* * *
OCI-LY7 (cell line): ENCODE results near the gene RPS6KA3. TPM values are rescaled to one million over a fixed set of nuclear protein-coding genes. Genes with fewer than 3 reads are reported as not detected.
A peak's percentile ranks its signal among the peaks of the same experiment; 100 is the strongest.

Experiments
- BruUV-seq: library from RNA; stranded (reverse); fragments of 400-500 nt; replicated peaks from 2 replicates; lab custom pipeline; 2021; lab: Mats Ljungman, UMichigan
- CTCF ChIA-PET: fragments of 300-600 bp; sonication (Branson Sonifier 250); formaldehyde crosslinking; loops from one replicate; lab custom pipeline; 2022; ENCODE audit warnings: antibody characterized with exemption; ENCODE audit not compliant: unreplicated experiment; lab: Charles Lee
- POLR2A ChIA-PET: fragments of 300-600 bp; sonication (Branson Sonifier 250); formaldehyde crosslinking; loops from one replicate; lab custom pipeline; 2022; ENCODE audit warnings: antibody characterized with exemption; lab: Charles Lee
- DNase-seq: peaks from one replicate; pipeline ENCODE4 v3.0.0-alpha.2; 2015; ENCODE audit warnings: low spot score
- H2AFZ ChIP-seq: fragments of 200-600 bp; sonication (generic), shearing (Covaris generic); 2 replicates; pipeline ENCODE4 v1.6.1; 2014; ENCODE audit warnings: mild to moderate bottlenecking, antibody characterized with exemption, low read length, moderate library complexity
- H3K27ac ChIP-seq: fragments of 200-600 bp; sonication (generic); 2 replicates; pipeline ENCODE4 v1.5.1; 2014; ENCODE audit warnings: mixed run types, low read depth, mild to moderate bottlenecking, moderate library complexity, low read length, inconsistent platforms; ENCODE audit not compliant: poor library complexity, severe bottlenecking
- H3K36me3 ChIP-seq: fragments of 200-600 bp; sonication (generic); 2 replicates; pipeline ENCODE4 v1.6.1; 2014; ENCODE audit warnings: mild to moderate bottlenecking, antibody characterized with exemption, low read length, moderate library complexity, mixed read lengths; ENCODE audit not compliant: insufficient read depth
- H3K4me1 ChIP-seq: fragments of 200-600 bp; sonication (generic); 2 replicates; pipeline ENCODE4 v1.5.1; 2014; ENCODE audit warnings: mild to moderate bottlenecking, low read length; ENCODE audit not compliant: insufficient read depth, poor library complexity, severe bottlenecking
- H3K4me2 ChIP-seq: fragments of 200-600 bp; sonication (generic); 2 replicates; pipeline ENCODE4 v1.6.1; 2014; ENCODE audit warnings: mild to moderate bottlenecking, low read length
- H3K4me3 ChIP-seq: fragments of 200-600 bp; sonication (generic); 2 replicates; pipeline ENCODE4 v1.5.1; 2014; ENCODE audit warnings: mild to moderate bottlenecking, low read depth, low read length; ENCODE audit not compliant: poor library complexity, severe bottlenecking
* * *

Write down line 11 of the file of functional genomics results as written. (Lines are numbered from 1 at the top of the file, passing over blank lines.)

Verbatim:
- H3K4me1 ChIP-seq: fragments of 200-600 bp; sonication (generic); 2 replicates; pipeline ENCODE4 v1.5.1; 2014; ENCODE audit warnings: mild to moderate bottlenecking, low read length; ENCODE audit not compliant: insufficient read depth, poor library complexity, severe bottlenecking